A High-Tech Ride Into InnovationErnest Andrade / Charleston Digital Corridor
If you don't have school-aged children, you may be tempted to ignore this piece – but don't. Innovation in education directs our future because it develops our future leaders.
Here in the tri-county area, there have been significant advances in how our students learn and innovate since technology and tech-related companies, like Google, have begun calling South Carolina home.
The Charleston Digital Corridor exists to enhance our local environment – business, education and social – and make it business-friendly for tech companies. So in 2007 when Google announced plans to locate in Berkeley County we knew that together, our community would only see technology investments grow. And they have. The technology companies - both global and local startups - are making substantial investments in our community and specifically in the education sector which will produce their future leaders.
Monday's event was a perfect example. Google's Rolling Study Hall program is a first in South Carolina. This pilot program takes advantage of the extended bus commutes for students in Berkeley County's St. Stephen, Alvin and Cross communities and develops an innovative learning space for students. Google's announcement will include the outfitting of 28 buses with WiFi and providing more than 1,700 students with Chromebooks. This is outstanding. The Rolling Study Hall program will transform a 40-60 minute bus commute, one way, into an innovative learning opportunity.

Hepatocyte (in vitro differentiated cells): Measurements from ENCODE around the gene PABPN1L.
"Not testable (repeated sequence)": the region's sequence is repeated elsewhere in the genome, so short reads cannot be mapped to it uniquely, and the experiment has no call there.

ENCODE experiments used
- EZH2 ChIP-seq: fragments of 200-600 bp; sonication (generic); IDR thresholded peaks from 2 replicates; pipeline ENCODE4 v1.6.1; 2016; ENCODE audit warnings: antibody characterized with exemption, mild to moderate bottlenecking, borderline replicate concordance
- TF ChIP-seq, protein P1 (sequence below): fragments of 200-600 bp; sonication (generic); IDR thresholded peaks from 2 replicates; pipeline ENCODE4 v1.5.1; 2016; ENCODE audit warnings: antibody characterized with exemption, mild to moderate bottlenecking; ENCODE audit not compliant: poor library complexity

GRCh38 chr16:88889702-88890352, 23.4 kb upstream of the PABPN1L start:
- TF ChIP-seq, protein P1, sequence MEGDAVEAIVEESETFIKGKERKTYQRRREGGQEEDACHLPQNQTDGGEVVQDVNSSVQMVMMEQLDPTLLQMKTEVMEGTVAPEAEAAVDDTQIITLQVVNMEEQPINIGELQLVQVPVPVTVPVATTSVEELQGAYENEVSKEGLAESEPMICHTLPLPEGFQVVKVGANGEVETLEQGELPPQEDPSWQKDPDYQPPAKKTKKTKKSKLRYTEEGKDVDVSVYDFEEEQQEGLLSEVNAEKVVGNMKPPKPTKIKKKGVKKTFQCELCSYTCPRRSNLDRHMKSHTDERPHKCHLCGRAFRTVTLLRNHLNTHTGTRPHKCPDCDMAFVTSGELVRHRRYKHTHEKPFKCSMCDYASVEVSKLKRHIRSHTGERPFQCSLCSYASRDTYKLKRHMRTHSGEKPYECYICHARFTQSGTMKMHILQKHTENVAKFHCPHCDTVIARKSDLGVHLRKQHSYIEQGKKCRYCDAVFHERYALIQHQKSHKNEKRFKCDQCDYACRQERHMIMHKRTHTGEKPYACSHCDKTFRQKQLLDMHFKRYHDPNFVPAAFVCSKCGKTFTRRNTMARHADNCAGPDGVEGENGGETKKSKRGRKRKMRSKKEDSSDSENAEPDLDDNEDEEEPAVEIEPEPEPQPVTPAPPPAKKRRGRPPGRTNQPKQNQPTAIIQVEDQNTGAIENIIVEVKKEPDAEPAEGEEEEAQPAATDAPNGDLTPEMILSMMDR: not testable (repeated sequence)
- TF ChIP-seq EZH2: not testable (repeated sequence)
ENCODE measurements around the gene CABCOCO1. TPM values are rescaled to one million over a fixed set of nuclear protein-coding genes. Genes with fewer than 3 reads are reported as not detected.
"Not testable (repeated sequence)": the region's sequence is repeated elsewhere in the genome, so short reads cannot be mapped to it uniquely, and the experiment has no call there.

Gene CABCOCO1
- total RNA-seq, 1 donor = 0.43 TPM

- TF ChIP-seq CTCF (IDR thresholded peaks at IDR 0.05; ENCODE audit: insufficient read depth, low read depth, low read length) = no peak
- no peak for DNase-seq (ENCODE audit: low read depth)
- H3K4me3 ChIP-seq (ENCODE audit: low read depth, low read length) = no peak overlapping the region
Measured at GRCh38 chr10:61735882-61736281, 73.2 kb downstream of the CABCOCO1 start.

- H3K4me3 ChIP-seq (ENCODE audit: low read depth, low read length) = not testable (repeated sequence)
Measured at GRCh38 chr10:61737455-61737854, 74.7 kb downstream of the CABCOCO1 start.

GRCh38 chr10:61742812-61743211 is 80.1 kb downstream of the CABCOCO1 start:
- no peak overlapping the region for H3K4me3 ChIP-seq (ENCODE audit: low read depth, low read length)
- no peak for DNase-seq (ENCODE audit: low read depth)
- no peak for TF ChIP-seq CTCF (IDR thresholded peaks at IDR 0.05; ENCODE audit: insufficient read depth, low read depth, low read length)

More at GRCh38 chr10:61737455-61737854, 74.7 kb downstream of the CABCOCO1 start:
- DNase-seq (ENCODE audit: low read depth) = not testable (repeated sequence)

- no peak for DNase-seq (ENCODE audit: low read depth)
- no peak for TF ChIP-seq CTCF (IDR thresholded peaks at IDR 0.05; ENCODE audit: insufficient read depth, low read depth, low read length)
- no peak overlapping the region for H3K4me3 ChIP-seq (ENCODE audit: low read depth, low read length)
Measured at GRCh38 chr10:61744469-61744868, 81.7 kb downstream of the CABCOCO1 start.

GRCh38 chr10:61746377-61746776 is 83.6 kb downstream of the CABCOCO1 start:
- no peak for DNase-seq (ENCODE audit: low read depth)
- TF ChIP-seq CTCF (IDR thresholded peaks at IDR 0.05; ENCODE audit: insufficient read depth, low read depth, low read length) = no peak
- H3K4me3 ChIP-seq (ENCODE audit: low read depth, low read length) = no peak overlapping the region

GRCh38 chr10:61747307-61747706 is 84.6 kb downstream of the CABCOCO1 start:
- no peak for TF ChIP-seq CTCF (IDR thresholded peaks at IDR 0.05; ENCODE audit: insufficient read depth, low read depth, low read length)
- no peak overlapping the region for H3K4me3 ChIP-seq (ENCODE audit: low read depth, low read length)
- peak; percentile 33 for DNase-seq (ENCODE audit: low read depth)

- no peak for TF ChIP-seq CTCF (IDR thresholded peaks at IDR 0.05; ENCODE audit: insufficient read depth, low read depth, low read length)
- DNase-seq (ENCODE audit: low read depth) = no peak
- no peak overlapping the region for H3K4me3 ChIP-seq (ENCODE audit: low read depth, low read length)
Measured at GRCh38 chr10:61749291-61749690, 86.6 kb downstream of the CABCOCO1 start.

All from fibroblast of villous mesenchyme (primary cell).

These types of "outside the classroom" learning programs are critical for our students and our region's future. Tomorrow's leaders must be able to leverage technology to succeed as it becomes increasingly pervasive in every aspect of our lives. Allowing students to see the importance of digital and technical opportunities in their environment at an early age will only increase their appreciation of this important industry sector. The added bonus with the bus program is that the technology drives through the rural areas of our community. Areas not always fully connected to technology – until now.
Google is not alone in leading in education. In 2016, we saw 27 new Digital Corridor companies in the tri-county area and these companies are already providing an optimistic approach for students who are interested in learning more about STEM and related activities. Innovative approaches to education, including the Charleston Digital Corridor's CODEcamp Kids After School pilot program, will allow our ever-changing society to adapt to our new surroundings. Providing students with the opportunity to learn how these changing environments can help them succeed in the future is crucial and the more than 130 member companies of the Charleston Digital Corridor, who push our students to realize their tech potential is a major piece to that puzzle.
I hope the emphasis on these types of innovative educational methods and opportunities will continue to see significant growth, especially due to the large number of tech companies in our backyard. I also hope that programs like the Rolling Study Halls will begin to offer a necessary conversation about the creative opportunities we can provide our students across the region – one innovative idea at a time.